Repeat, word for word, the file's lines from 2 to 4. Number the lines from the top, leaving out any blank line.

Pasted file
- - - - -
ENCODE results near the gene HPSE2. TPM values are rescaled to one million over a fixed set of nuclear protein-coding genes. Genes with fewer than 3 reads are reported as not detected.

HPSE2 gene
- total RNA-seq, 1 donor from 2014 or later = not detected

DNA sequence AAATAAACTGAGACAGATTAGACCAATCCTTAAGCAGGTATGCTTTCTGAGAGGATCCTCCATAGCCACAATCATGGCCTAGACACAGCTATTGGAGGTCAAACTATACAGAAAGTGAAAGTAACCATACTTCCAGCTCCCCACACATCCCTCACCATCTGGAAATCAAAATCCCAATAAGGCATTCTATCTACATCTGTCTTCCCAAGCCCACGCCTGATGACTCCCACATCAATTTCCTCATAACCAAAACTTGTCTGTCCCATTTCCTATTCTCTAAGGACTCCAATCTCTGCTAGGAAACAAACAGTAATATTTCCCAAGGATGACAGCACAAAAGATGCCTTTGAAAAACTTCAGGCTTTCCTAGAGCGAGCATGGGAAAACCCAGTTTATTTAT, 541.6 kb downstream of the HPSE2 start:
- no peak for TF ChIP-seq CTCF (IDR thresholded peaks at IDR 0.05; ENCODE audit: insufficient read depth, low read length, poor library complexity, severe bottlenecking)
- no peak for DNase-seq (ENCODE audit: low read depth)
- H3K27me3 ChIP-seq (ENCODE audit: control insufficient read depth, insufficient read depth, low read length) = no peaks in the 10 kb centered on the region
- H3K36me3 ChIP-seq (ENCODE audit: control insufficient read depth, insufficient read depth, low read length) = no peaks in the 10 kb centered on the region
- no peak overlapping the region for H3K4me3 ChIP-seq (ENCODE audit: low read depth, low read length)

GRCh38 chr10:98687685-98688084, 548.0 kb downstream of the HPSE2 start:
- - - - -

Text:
HPSE2 gene
- total RNA-seq, 1 donor from 2014 or later = not detected

DNA sequence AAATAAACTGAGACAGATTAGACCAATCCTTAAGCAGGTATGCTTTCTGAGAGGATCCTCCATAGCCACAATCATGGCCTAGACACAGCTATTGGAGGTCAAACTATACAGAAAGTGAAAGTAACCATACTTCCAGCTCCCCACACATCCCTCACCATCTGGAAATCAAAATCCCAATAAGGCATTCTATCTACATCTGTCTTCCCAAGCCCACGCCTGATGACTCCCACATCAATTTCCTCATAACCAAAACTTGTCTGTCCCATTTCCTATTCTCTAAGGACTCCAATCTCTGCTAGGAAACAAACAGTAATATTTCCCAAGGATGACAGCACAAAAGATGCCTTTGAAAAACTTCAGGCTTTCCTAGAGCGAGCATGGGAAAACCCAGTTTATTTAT, 541.6 kb downstream of the HPSE2 start: